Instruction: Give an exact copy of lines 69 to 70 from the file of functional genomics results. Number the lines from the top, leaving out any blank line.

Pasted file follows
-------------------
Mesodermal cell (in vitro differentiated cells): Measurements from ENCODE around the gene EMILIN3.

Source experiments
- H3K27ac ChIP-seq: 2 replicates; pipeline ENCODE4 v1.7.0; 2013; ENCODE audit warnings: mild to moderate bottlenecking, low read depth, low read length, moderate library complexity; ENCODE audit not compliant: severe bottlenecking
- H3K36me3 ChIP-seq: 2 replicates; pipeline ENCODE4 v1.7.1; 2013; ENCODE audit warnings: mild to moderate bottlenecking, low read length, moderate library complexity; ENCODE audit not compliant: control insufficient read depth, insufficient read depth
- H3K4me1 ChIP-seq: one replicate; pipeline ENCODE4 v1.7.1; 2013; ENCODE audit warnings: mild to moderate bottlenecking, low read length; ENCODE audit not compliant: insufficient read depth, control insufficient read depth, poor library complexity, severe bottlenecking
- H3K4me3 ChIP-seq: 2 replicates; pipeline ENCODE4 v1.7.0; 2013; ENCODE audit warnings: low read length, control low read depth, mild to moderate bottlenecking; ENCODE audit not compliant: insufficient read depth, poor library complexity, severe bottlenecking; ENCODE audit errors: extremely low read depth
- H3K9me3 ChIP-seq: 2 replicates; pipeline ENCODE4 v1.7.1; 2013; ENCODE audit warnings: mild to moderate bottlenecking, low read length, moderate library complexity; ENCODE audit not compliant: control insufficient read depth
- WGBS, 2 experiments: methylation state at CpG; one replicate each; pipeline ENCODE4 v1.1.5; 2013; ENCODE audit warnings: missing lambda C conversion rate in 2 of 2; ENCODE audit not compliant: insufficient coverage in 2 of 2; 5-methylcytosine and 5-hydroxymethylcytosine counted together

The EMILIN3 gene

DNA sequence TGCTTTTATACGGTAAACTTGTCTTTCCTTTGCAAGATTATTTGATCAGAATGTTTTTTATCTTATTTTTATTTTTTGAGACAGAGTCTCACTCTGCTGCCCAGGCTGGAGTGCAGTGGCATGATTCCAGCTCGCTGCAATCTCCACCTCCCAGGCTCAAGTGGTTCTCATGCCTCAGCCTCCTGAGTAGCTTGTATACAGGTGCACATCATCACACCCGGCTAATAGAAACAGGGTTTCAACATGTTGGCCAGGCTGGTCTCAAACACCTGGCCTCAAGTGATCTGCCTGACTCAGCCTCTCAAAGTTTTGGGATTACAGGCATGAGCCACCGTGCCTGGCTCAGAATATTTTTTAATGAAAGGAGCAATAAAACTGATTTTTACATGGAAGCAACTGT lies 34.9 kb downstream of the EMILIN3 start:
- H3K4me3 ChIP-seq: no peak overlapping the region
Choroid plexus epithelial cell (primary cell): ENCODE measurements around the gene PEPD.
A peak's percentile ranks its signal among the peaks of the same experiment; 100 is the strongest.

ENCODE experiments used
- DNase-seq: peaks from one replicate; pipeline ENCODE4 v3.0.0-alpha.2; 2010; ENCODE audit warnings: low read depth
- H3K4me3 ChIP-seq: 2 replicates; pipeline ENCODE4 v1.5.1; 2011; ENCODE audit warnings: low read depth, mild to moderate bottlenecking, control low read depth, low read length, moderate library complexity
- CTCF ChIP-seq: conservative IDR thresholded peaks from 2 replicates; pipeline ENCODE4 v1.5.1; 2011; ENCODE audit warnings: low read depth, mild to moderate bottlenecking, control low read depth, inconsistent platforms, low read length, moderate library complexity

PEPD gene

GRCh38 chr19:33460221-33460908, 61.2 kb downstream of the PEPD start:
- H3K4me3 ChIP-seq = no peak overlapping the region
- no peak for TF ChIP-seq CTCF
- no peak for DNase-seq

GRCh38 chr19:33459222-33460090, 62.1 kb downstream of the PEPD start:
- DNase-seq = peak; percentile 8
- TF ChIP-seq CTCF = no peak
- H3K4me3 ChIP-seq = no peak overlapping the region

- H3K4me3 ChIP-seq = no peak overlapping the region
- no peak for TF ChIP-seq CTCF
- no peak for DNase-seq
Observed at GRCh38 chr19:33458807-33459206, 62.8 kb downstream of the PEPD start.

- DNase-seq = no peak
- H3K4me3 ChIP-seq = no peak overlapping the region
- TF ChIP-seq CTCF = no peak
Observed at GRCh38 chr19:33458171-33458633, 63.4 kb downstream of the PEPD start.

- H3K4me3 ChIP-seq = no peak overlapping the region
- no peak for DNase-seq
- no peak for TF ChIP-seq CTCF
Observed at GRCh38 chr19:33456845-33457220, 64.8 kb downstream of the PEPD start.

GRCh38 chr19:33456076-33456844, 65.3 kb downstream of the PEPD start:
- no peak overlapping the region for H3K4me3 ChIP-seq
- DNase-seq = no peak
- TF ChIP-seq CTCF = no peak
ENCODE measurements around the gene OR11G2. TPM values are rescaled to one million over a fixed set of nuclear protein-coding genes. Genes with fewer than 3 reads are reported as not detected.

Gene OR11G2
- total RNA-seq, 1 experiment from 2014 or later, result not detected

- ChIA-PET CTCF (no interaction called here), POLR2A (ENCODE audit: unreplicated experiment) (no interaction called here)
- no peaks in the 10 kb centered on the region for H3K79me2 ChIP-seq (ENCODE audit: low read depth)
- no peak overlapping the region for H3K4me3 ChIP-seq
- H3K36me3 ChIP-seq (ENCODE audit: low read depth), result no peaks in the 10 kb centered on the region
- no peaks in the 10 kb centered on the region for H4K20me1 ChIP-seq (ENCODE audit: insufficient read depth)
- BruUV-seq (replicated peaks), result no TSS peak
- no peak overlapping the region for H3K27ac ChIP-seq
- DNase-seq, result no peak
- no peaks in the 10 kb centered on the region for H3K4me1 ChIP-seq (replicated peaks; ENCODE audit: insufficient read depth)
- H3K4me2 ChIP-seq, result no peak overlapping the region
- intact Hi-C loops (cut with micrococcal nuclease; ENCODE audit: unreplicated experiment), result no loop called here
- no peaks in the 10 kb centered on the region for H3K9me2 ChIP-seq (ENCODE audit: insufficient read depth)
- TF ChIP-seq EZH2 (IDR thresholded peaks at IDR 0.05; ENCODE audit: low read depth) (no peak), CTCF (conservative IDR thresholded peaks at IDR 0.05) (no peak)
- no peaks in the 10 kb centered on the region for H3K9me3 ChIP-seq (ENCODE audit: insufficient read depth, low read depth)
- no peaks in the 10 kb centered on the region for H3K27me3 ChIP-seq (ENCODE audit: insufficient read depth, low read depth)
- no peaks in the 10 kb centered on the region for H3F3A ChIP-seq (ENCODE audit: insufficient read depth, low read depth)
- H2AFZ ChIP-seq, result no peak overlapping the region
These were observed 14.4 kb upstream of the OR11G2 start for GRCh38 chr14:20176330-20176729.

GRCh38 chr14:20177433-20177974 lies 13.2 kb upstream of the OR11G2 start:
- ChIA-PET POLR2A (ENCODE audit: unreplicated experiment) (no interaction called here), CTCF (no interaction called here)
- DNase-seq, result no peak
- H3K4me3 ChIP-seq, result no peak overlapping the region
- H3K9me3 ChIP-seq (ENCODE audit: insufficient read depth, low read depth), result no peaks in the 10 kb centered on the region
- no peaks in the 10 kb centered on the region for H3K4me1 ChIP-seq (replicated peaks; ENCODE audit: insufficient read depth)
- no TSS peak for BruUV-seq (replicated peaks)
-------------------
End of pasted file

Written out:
- no peaks in the 10 kb centered on the region for H3K4me1 ChIP-seq (replicated peaks; ENCODE audit: insufficient read depth)
- no TSS peak for BruUV-seq (replicated peaks)